First, we may want to take a step back and work on defining what we are looking at. Behaviorists and ABA practitioners are used to a functional analytic approach which aims to identify exactly that; functional relationships between the environment and clinically targeted behaviors. Personality Psychology, on the other hand, is a little more topographical in how traits are defined. They look at classifying traits by what they present as, how they appear, and reports of how people act, and think, with less emphasis on that environment link. One of the great researchers to bridge these two ways of studying personalities, tendencies, and behavior, was Jeffrey Gray who looked at the personality inventories and questionnaires of Hans Jürgen Eysenck, and developed a theoretical model which related these personality and temperament factors to behavioral inhibition (behaviors likely to be inhibited where cues of punishment or lack of reinforcement are found), and behavioral activation (behaviors likely to be activated in the presence of possible reinforcement or cues of no punishment). Here, personality traits of extraversion and introversion, for example, were related to dimensions of anxiety or impulsivity which could be easier to define and study behaviorally. Gray (1981) was interested in how these traits could explain “sensitivity” (higher responding) or “hypo-responsiveness” (lower responding) to punishment and reinforcement stimuli.

Would someone who was rated higher in extraversion/low-anxiety respond a certain way to social positive reinforcement?

Would someone who was rated higher in introversion/high-anxiety respond a certain way to social negative reinforcement?

These are some questions that might pique the interest on both sides of the fence, both Behavior Analytic, and Personality Psychology. Take any one of those personality traits above, and you may find similar ways to study it behaviorally. The literature on this type of work is impressive. Gray’s work which began in the 1970s, went on for over 30 years. There is a wealth of literature on the topic of his theoretical models, and the topics of the Behavioral Inhibition System (BIS) which relates factors that impact a reduction of responding, and Behavioral Activation System (BAS) which relates factors that impact an increase in response activation, from Gray’s work in 1981. In 2000, Gray & McNaughton presented a third theoretical system called FFFS (fight-flight-freeze system) to explain responses to unconditioned aversive stimuli in which emotionally regulated states of “fear and panic” play a role in defensive aggression or avoidance behaviors. These took into account neuropsychology and went even further to suggest links to conflict avoidance in humans in day to day life. The literature on this is absolutely fascinating in how it finds a way to bring behavioral analytic concepts to a new arena.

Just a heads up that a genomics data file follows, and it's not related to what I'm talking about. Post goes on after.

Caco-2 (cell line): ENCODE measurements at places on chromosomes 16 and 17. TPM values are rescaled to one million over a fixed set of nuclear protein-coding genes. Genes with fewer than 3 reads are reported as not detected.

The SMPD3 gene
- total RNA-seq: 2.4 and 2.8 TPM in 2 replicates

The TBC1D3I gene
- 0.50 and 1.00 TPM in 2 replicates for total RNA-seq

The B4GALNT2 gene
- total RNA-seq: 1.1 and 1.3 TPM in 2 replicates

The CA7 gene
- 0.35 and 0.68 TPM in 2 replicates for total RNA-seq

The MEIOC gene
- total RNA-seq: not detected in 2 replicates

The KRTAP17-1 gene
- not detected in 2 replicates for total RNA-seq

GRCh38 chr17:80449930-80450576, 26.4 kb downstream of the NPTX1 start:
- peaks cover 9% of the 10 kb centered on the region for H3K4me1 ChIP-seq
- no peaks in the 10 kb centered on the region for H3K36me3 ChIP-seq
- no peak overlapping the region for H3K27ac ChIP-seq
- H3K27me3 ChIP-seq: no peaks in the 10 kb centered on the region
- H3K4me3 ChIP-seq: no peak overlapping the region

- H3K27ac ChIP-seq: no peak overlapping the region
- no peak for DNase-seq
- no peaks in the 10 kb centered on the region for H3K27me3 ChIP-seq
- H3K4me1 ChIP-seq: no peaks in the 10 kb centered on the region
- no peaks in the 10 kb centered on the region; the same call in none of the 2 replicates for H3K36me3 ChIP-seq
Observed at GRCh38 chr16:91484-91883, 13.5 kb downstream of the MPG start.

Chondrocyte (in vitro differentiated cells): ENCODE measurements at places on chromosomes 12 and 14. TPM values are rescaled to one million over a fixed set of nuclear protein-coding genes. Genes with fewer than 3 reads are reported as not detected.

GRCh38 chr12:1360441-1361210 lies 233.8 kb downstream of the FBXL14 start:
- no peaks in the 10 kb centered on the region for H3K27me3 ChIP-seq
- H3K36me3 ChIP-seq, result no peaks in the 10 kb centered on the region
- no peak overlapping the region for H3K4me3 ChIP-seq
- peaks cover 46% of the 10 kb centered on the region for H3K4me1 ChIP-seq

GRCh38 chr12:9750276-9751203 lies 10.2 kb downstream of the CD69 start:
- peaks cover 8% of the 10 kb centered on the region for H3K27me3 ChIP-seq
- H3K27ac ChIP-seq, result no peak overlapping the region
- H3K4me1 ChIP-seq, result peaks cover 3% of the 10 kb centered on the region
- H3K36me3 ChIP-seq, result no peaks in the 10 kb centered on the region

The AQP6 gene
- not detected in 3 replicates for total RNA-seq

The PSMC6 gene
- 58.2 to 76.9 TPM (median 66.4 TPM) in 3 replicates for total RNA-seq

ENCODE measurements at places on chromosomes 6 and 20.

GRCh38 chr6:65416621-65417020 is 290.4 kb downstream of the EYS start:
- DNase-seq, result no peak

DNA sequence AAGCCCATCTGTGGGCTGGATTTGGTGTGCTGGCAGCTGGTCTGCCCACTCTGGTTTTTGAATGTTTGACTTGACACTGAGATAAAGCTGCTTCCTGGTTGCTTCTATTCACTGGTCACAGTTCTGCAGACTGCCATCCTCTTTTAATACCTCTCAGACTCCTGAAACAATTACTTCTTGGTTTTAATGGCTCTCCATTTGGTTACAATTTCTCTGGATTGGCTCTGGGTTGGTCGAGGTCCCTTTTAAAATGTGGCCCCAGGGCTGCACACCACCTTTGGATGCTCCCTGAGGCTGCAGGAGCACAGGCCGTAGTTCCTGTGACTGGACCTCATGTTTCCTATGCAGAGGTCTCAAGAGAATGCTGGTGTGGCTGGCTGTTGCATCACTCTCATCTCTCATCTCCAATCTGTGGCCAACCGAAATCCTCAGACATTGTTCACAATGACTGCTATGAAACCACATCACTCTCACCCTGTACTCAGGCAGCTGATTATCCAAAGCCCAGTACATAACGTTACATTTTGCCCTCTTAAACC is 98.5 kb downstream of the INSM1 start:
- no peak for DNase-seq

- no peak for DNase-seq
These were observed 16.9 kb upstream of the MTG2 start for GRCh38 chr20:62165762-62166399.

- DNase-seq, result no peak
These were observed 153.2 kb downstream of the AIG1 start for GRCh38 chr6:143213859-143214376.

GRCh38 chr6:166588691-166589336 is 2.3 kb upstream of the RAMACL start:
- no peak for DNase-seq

Could it be possible for one day to see Personality Psychologists talking about reinforcement and punishment sensitivity? How about Behavior Analysts talking about traits when considering consequence strategies? At the very least, it’s a conversation that neither field might have had without knowing. We can only hope to gain from stepping outside of traditional boundaries and broaden our intellectual horizons.

Comments? Questions? Thoughts? Leave them below!


Baer, D. M., Wolf, M. M., & Risley, T. R. (1968). Some
current dimensions of applied behavior anlysis. Journal of
applied behavior analysis, 1(1), 91-97.

Big Five personality traits. (2018, April 19). Retrieved from
Farmer, R. F. (2005). Temperament, reward and punishment sensitivity, and clinical disorders: Implications for behavioral case formulation and therapy. International Journal of Behavioral Consultation and Therapy,1(1), 56-76. doi:10.1037/h0100735
Gray, J. A. (1981). A Critique of Eysenck’s Theory of Personality. A Model for Personality,246-276. doi:10.1007/978-3-642-67783-0_8
Gray, J. A., & McNaughton, N. (2000). The neuropsychology of anxiety: An enquiry into the functions of the septo-hippocampal system. Oxford: Oxford University Press.
Hans Eysenck. (2018, April 14). Retrieved from

HEXACO model of personality structure. (2018, April 22). Retrieved from

Skinner, B. F. (1953). Science and human behavior. New York: Macmillan.
Skinner, B. F. (1971). Beyond freedom and dignity. New York: Knopf.